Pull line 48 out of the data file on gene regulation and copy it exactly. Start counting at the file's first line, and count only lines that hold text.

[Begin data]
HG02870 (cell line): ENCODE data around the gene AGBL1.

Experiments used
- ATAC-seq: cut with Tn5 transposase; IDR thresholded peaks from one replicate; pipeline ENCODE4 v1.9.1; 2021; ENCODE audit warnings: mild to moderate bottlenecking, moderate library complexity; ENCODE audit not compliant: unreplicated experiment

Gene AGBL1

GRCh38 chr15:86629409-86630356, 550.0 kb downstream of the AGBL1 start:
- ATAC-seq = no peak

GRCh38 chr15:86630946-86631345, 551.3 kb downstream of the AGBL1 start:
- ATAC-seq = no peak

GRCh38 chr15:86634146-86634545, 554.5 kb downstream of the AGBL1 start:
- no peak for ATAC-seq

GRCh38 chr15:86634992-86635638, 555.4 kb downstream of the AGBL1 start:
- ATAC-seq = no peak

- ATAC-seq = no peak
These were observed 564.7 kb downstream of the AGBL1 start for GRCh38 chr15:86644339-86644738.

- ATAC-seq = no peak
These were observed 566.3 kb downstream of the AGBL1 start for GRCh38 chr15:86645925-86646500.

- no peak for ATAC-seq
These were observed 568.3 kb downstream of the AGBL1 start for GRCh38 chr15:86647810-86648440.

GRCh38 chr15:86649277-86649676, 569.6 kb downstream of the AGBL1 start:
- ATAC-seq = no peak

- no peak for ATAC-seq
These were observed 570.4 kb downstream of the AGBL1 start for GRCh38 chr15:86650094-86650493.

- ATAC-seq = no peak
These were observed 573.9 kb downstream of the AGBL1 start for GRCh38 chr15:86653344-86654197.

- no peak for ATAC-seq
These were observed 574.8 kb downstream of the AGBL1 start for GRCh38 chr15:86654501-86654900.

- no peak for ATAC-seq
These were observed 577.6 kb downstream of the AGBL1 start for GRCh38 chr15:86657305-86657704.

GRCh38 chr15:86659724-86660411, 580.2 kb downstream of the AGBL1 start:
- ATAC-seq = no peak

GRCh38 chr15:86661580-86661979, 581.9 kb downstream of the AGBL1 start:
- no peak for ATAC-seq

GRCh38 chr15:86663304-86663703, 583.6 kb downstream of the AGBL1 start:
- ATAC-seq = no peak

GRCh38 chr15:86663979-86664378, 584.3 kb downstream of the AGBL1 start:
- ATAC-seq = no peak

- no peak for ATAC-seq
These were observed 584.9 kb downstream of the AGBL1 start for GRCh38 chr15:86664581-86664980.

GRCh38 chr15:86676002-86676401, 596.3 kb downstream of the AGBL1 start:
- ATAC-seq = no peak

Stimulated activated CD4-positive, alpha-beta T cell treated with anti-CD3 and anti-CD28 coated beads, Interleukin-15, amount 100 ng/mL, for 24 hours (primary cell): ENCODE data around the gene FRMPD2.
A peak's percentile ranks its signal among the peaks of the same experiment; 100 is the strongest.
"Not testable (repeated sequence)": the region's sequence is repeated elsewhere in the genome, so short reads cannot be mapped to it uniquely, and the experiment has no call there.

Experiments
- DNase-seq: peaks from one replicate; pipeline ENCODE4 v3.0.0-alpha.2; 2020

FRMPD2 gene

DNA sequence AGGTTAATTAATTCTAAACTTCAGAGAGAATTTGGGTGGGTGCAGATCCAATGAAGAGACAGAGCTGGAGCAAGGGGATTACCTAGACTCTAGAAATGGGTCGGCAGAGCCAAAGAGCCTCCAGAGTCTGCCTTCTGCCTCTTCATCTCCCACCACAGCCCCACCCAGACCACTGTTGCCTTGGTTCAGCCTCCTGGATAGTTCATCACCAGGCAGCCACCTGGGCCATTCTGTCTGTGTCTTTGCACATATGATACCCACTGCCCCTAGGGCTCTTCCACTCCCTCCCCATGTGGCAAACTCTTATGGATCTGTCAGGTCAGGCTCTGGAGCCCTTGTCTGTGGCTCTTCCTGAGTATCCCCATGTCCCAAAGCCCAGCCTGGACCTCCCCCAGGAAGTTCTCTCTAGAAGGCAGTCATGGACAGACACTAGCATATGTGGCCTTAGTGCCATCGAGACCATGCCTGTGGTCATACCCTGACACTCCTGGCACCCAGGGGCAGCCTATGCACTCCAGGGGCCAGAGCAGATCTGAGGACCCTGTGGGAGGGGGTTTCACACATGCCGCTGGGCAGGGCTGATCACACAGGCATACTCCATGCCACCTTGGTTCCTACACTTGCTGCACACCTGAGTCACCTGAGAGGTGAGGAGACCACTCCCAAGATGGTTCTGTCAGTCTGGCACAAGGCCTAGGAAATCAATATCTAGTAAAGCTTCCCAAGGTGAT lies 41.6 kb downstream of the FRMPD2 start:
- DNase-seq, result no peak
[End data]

- DNase-seq, result no peak